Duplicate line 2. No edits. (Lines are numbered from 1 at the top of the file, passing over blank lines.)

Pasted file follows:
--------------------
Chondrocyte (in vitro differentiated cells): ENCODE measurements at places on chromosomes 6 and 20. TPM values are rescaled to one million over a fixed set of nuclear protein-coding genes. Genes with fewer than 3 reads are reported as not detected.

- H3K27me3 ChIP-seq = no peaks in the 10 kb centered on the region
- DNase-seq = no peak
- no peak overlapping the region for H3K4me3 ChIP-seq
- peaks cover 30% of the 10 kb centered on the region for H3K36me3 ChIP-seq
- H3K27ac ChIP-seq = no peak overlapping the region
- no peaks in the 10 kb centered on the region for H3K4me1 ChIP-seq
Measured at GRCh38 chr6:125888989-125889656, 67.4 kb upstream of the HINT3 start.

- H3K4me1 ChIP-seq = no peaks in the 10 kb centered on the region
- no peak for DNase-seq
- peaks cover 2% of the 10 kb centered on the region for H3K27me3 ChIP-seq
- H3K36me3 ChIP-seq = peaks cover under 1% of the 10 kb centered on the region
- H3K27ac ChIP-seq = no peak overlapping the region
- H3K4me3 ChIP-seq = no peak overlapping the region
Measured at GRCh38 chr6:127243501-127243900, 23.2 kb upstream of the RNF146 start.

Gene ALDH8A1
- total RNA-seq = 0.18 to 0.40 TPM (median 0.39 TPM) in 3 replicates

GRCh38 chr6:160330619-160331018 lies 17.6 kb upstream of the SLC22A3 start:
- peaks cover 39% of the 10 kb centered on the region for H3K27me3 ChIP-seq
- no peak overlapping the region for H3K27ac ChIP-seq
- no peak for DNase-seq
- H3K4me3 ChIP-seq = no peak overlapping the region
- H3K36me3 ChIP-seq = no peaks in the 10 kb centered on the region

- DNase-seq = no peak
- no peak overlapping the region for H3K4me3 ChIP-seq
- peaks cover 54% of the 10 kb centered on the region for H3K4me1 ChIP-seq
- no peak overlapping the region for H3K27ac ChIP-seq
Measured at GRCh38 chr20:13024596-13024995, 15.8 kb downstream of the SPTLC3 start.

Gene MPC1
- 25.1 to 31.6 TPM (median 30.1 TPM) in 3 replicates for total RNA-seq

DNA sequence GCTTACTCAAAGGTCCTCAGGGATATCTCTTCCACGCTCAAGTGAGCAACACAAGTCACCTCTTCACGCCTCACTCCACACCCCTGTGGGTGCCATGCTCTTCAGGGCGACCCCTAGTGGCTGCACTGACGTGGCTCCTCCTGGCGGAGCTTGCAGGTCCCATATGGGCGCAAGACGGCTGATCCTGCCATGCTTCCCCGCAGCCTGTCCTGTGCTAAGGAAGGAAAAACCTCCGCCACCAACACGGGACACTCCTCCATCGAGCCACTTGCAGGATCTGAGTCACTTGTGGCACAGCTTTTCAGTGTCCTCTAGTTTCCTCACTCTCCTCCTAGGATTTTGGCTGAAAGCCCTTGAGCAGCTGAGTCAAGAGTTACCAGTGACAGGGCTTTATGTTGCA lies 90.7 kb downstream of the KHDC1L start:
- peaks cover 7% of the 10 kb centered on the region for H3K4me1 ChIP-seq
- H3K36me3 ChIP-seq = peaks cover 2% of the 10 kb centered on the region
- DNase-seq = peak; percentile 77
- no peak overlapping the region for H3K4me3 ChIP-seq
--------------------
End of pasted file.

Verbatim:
- H3K27me3 ChIP-seq = no peaks in the 10 kb centered on the region